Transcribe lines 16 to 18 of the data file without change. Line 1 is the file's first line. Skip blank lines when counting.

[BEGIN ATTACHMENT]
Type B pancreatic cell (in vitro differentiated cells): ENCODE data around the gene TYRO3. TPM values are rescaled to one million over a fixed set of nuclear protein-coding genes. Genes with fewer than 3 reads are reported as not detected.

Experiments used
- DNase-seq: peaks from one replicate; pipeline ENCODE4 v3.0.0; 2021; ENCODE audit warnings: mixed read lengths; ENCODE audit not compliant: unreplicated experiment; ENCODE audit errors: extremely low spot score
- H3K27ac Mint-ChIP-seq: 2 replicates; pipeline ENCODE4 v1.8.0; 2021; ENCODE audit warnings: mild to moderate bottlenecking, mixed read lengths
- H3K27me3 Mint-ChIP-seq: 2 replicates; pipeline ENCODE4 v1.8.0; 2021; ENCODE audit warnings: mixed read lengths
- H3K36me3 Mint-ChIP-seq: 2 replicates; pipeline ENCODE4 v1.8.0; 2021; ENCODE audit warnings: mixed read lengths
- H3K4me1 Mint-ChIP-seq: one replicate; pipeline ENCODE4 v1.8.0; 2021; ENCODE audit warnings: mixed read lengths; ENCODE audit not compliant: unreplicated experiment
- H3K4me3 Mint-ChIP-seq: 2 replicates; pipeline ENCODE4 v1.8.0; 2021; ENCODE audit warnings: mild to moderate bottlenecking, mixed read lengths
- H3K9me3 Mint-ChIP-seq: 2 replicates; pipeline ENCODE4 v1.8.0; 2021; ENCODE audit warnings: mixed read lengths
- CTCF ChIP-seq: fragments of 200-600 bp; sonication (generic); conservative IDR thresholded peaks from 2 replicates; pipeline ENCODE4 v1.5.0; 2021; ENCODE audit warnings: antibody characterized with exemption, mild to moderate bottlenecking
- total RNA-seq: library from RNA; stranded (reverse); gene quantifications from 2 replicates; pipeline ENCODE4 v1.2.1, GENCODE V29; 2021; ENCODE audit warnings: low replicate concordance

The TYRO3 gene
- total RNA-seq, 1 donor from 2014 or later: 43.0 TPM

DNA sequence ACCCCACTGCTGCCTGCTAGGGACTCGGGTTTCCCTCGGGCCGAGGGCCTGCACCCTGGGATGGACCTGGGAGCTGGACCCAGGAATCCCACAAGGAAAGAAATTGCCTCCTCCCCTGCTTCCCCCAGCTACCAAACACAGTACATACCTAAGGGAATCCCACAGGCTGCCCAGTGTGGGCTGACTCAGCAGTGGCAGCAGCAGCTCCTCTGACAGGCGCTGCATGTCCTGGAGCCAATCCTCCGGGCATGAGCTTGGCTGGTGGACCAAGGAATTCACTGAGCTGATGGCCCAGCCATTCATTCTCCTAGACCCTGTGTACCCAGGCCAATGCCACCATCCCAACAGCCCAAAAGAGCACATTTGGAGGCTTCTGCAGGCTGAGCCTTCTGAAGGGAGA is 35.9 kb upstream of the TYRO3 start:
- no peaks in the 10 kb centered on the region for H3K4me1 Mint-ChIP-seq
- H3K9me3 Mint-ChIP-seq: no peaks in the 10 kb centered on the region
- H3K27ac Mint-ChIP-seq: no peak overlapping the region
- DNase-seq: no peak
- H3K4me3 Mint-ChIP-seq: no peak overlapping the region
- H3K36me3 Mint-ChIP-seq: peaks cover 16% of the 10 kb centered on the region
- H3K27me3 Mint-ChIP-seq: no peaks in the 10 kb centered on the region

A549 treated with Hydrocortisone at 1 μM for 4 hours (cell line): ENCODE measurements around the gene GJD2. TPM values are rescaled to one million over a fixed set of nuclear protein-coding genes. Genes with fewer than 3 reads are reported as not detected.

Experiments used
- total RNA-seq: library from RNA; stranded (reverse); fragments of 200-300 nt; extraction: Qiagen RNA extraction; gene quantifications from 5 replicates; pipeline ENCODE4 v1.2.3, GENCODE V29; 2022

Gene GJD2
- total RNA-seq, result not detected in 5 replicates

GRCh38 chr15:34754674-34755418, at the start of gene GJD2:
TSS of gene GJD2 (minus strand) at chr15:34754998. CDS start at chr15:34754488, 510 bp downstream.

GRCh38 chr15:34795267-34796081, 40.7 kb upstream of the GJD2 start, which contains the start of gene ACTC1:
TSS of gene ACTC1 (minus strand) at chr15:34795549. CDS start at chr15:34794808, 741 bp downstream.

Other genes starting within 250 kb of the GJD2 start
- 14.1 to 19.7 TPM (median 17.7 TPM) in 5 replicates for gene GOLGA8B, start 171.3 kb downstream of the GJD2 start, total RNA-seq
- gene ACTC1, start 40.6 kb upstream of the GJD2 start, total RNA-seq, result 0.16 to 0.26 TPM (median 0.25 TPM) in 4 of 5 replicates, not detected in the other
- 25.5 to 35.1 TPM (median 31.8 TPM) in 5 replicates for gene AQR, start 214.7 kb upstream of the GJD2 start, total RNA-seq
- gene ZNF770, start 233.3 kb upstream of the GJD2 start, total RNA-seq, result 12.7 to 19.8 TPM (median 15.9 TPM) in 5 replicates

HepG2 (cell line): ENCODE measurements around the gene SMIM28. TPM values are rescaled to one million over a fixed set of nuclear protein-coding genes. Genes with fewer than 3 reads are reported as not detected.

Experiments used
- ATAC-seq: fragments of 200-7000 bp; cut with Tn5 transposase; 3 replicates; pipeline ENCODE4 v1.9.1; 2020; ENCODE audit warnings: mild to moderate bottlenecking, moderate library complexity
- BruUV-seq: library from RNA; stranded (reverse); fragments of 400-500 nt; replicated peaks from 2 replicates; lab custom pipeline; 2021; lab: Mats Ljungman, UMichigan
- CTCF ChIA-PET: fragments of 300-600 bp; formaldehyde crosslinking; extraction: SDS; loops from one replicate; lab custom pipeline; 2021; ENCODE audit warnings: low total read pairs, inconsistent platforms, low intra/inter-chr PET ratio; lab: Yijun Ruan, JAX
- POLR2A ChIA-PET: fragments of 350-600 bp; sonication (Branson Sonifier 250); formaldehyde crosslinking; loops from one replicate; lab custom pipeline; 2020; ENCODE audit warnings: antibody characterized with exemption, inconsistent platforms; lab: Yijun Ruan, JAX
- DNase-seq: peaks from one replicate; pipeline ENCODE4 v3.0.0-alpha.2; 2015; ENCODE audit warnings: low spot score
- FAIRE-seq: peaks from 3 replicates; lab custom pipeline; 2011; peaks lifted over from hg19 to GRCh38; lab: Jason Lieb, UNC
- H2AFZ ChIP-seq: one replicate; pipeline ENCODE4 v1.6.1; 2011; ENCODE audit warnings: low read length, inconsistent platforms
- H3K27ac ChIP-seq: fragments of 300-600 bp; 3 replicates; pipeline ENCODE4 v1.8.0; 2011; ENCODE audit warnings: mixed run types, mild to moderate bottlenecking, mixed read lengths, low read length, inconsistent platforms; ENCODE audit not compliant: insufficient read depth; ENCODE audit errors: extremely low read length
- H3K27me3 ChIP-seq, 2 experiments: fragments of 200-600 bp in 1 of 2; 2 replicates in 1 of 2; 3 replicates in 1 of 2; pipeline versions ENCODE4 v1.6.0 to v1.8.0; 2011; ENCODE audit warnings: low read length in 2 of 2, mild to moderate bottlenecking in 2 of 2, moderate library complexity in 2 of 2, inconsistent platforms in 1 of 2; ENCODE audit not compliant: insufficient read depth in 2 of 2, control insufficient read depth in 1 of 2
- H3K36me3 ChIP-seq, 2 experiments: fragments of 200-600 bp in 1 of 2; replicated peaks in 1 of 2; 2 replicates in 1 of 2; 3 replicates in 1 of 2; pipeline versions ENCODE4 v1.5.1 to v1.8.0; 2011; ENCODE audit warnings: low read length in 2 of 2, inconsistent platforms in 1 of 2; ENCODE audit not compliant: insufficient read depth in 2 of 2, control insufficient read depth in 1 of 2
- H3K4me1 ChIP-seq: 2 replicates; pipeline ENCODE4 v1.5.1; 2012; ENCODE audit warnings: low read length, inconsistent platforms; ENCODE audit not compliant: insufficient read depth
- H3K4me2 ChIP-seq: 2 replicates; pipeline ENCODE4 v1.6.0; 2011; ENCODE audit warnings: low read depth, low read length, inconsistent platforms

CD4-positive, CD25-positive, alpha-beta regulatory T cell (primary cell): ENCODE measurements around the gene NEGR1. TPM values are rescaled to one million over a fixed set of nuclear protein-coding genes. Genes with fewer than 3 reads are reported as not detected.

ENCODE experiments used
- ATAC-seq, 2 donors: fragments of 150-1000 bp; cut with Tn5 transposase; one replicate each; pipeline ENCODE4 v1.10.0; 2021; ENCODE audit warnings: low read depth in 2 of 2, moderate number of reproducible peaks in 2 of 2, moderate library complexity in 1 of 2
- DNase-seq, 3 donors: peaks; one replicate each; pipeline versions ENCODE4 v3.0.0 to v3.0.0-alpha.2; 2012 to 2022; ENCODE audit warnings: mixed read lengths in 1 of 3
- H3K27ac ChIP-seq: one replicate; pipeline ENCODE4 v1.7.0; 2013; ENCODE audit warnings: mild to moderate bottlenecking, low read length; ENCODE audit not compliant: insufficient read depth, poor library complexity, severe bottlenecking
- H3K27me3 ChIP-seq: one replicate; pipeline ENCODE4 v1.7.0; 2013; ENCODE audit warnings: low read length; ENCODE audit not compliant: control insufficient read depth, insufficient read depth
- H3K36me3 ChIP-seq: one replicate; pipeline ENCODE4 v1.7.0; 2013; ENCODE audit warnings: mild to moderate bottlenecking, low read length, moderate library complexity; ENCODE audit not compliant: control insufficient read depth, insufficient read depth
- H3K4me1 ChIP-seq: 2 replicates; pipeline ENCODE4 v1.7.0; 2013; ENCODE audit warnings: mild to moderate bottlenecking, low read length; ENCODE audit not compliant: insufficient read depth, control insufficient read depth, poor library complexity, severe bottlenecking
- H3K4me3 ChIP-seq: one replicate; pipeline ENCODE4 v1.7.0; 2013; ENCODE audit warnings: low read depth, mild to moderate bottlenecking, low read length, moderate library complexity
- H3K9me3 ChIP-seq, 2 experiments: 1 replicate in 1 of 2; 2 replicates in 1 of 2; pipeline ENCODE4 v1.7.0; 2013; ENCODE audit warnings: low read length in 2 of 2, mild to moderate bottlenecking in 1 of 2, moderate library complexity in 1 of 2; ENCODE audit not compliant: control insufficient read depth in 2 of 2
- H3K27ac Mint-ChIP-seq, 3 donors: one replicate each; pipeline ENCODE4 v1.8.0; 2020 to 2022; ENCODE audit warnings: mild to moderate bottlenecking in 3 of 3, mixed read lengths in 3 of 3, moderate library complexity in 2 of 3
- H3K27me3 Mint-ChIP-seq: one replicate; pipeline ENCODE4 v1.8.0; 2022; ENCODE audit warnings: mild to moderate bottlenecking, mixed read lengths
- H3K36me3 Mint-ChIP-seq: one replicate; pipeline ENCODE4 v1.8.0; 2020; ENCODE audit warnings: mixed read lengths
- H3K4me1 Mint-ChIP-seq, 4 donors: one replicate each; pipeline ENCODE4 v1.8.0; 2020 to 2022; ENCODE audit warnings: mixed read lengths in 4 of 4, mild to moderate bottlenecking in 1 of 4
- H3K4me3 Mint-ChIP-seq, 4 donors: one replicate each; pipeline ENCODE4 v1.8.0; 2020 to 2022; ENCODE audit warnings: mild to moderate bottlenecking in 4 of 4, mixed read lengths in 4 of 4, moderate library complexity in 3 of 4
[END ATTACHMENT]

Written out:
- H3K9me3 Mint-ChIP-seq: no peaks in the 10 kb centered on the region
- H3K27ac Mint-ChIP-seq: no peak overlapping the region
- DNase-seq: no peak